Several important catalysts for molybdenum prices could occur in China. If the nation puts stricter curbs on molybdenum production, then supplies could become constrained and prices would likely rise.
Similarly, China will almost certainly play an important role on the demand side of the equation. If industrialization and urbanization expand in the country, demand for engineering steels will pick up again, and this should lift molybdenum prices.
Traders should pay careful attention to Chinese molybdenum inventories and economic growth for clues about the direction of prices.
The London Metals Exchange (LME) keeps track of global molybdenum stock levels, and traders follow these statistics closely.
Movement in these stock levels could be a harbinger of supply shortages or gluts. Drops in global stocks often accompany price increases, while increases in stocks often signal an oversupply and lower prices.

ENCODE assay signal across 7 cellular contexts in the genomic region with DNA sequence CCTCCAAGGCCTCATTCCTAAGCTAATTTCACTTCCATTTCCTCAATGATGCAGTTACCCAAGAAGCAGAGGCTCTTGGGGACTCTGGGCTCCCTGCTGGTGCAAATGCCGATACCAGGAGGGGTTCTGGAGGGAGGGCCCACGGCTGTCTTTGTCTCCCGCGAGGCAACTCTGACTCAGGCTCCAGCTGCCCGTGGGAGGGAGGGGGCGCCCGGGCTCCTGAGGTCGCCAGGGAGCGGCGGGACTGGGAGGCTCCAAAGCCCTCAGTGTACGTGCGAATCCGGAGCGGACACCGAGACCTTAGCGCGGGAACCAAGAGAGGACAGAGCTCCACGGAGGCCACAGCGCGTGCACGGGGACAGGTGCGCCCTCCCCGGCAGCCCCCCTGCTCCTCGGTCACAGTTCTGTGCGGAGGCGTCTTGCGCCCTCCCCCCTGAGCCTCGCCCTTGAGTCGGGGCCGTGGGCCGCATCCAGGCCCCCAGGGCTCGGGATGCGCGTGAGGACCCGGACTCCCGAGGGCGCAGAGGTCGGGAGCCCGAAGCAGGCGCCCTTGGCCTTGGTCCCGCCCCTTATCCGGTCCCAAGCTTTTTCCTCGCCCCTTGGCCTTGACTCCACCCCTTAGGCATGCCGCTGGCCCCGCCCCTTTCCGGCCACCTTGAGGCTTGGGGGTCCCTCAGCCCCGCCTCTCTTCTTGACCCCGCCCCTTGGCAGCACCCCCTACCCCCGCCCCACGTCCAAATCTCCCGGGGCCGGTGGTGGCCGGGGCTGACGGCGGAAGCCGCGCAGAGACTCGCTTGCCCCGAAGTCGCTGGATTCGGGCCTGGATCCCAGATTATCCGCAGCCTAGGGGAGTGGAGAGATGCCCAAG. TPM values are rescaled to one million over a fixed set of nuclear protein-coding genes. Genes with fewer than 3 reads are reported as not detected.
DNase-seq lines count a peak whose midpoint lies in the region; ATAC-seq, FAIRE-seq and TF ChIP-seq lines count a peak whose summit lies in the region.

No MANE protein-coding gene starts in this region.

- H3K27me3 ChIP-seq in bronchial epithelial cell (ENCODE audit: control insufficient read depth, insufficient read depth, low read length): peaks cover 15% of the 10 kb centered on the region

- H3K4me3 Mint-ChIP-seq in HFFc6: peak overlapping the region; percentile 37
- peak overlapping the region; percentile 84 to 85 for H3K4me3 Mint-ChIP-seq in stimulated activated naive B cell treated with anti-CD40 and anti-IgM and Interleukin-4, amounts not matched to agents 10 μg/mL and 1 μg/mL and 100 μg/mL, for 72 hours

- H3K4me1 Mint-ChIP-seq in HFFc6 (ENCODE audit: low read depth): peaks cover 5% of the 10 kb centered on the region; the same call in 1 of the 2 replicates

Overall economic activity, particularly in the industrial sector, affects demand for molybdenum.
The largest sector that consumes molybdenum is engineering steel. The quantity of strong steel required for big engineering projects such as bridges, railways and airports is bigger than any other applications.
The United States has not invested in major infrastructure projects in decades. Should such infrastructure investments come to fruition, the price of molybdenum could move significantly higher. Similarly, as other developed economies replace their infrastructure, molybdenum prices could rise.
The steel industry is highly susceptible to seasonal variations in demand. During the summer months, demand for steel usually declines, and, as a result, molybdenum demand is also weak.